f you are disabled, blind, or 65 or older, you can qualify for Medicaid if your monthly income in 2014 is $809 or less for a household of one or $192 for a couple. That is equivalent to 87% of the Federal Poverty Level (FPL).
New York’s Excess Income Program does allow individuals to qualify for Medicaid by spending down their income on qualifying medical expenses until they reach Medicaid income limits. For example, if your income is $100/month, but you spend $300/month on medical expenses, then you qualify for Medicaid because you are spending down $300 to bring you under the $809 income cap.
New York also has a program in which you can pay your extra income to the Department of Social Services in order to maintain Medicaid eligibility. In addition, New York allows individuals of any age to establish pooled income trusts to set aside excess income and still qualify for Medicaid.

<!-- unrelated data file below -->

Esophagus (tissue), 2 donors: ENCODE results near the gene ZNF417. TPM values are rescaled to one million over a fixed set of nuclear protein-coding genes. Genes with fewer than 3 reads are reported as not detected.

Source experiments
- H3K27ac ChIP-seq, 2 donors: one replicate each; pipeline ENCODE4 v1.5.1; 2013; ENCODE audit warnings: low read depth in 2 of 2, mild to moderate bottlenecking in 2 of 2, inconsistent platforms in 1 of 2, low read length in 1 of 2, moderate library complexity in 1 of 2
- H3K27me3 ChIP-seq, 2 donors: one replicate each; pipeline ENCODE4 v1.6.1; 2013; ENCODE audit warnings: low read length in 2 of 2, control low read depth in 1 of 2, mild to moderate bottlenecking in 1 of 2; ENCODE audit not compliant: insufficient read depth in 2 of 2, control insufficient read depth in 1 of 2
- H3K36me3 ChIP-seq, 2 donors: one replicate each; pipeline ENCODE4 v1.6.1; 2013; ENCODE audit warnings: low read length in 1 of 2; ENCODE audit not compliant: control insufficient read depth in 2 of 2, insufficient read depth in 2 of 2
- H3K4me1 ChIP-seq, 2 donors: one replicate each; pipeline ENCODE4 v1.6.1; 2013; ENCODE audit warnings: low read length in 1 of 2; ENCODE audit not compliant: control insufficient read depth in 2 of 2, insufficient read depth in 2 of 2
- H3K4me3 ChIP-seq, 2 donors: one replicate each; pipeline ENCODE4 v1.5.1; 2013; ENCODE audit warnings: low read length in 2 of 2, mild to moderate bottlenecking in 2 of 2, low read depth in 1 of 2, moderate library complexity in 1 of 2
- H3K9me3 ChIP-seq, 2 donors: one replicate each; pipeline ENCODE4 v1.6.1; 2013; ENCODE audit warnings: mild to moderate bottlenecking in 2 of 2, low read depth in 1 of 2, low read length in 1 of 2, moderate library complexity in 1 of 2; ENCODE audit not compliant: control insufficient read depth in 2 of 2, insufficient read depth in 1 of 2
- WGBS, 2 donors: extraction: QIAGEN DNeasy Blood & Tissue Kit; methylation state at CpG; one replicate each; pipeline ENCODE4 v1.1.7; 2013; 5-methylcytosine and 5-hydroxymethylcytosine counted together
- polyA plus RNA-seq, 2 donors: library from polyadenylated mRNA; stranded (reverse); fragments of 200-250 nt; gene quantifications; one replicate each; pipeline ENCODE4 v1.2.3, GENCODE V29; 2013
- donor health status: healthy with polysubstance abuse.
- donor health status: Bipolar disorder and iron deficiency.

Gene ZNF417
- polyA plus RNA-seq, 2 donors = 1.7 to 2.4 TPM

If you are considering a nursing home stay, remember that New York Medicaid requires nursing home residents to contribute almost all of their monthly income to the cost of their nursing home care. The state allows Medicaid recipients in nursing homes to keep only $50 per month for themselves.
To qualify for non-MAGI Medicaid, the kind of Medicaid that will cover long-term care services, you must have few resources. Resources are assets, like money in the bank, retirement accounts, land, and personal property like cars. The resource limit for a single person to qualify for non-MAGI Medicaid is $14,550, and it is $21,450 for a married couple who both want to qualify.
Some property does not count toward the resource limit. For example, you are allowed to have up to $814,000 of equity in your home, and you are also allowed to exempt one vehicle.
And you have to be careful what question you ask here--asking if it legal to transfer funds between accounts sure it is legal to do so, but then the questions is will it disqualify them and the answer is yes.And in that case they can legally penalize the person for such a transfer.